You are far more likely to have heard of the Jones Act than the Passenger Vessel Services Act, but only one of them applies to passengers on a cruise ship and -- surprise! -- it is not the Jones Act. Confused? Don't worry; even the cruise lines and their employees sometimes mistakenly refer to the Jones Act when explaining the complicated rules that apply to passengers on cruise ships that call at more than one U.S. port. We've done a little (OK, a lot) of digging to help clear the confusion.
The Jones Act (officially 46 U.S. Code Section 55102) was enacted in 1920 as part of the Merchant Marine Act with the intent of building and maintaining a secure merchant marine fleet, potentially for national defense. Specifically, the law prohibits the transport of goods between two U.S. ports by ships that are not owned, built and flagged in the U.S.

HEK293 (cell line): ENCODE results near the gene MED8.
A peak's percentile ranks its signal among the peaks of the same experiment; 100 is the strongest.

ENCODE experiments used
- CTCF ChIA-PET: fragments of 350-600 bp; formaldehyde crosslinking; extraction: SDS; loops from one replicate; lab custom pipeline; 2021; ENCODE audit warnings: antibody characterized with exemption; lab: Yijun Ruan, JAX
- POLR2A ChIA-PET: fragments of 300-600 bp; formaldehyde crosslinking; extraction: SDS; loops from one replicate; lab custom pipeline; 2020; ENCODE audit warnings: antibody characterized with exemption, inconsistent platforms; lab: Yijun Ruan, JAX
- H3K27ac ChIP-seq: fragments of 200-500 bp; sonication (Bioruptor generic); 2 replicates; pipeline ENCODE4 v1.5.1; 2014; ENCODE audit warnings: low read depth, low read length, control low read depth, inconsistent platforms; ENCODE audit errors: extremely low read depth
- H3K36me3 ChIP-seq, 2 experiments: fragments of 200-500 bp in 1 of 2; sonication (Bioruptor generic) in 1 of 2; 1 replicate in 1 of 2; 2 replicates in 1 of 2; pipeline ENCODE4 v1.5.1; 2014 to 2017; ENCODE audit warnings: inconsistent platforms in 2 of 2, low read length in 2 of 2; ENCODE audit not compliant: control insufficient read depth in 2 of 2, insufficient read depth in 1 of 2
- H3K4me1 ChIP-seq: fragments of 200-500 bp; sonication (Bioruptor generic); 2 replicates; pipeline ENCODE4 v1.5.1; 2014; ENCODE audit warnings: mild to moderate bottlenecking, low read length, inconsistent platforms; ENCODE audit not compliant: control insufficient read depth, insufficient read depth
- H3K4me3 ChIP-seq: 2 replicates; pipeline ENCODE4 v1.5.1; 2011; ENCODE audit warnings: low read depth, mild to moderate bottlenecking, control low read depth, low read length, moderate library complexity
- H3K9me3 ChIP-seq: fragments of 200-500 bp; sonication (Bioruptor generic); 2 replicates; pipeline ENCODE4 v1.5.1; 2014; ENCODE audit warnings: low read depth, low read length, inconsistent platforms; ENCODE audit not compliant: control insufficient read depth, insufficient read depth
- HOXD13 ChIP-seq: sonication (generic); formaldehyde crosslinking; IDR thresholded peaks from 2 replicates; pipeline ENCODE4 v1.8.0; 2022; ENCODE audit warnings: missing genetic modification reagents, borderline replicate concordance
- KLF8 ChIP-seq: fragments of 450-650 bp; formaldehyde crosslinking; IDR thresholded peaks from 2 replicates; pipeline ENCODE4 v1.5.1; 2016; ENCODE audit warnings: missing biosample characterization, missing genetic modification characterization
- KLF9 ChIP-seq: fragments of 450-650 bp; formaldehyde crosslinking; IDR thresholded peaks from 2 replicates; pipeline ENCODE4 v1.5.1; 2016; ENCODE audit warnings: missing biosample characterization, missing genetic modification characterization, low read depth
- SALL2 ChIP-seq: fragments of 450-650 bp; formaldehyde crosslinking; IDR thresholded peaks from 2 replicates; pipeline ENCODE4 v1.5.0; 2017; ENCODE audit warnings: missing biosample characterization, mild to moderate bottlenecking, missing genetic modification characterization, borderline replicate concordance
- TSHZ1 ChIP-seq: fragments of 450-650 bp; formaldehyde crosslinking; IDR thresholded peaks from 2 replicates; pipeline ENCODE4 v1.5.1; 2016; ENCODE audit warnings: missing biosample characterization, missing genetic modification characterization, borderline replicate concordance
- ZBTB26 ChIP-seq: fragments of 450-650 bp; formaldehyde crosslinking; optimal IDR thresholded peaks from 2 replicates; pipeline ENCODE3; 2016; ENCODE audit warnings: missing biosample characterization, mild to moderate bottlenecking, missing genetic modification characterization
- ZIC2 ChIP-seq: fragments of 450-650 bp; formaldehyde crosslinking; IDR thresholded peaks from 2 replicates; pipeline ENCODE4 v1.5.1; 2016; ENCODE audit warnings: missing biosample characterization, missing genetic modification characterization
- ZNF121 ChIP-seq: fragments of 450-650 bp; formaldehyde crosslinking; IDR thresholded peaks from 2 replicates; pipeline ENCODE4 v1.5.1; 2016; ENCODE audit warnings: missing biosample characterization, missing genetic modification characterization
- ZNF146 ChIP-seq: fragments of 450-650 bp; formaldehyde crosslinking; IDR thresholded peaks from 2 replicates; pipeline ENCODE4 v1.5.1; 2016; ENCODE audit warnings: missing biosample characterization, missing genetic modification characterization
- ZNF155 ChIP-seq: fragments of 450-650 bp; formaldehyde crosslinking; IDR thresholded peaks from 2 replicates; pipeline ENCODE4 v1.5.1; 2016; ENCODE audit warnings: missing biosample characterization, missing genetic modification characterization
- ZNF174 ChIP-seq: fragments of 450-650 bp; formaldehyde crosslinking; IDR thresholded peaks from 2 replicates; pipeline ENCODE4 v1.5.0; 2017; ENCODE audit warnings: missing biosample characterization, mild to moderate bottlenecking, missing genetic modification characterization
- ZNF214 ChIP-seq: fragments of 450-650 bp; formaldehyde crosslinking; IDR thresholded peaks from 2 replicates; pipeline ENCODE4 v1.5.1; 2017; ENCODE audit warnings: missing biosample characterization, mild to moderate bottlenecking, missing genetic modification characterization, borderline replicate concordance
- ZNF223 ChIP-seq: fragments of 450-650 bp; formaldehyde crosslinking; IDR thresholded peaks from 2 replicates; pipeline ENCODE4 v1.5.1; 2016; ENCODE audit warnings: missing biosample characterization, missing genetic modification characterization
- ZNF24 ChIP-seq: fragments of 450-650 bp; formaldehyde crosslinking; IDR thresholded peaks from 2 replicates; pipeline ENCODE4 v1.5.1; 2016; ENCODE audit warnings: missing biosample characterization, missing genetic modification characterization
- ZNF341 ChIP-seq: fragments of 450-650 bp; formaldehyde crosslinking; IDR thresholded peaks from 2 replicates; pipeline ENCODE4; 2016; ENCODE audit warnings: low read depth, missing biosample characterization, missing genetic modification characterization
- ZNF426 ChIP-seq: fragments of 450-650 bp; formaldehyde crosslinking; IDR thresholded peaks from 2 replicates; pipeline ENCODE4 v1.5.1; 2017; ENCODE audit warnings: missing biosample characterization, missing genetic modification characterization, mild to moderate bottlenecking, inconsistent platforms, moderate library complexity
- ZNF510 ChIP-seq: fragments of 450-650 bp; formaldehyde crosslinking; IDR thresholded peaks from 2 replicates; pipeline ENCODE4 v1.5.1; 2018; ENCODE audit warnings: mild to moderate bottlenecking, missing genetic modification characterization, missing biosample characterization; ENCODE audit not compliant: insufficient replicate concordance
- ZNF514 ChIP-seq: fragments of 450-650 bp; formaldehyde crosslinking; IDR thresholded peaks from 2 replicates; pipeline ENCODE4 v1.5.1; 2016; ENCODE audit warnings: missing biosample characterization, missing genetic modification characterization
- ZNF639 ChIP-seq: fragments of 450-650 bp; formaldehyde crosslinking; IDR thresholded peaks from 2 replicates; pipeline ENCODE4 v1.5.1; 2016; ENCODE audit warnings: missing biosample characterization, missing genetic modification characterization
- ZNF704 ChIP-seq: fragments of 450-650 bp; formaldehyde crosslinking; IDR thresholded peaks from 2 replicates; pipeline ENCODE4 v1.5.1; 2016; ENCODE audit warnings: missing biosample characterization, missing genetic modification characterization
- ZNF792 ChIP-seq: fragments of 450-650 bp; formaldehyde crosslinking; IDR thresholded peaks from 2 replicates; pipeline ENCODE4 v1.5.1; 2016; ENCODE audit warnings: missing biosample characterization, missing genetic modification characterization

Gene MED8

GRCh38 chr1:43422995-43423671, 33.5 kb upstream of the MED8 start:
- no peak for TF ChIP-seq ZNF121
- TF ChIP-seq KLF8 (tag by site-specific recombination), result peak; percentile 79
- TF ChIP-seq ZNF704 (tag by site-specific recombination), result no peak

It is a law that today stirs considerable controversy. Critics believe it is an outdated law with far-reaching effects on the U.S. economy because it restricts competition in both ship building and transportation, perhaps inflating the cost of new U.S. ships as well as that of goods that must be delivered by alternate means when they move between U.S. ports. Supporters believe maritime job protection and homeland security issues in and around U.S. ports are important enough to keep the law intact.
Fines for violations are assessed on a case-by-case basis by the U.S. Customs and Border Patrol (CBP) and can be steep.
The Jones Act has been modified several times over the course of its history and waived temporarily due to emergencies affecting the U.S. mainland, including for relief from hurricanes Katrina, Sandy, Rita, Harvey and Irma. It was also waived temporarily for Puerto Rico following Hurricane Maria.
The important thing to note is that it has no direct bearing on cruise ship passengers.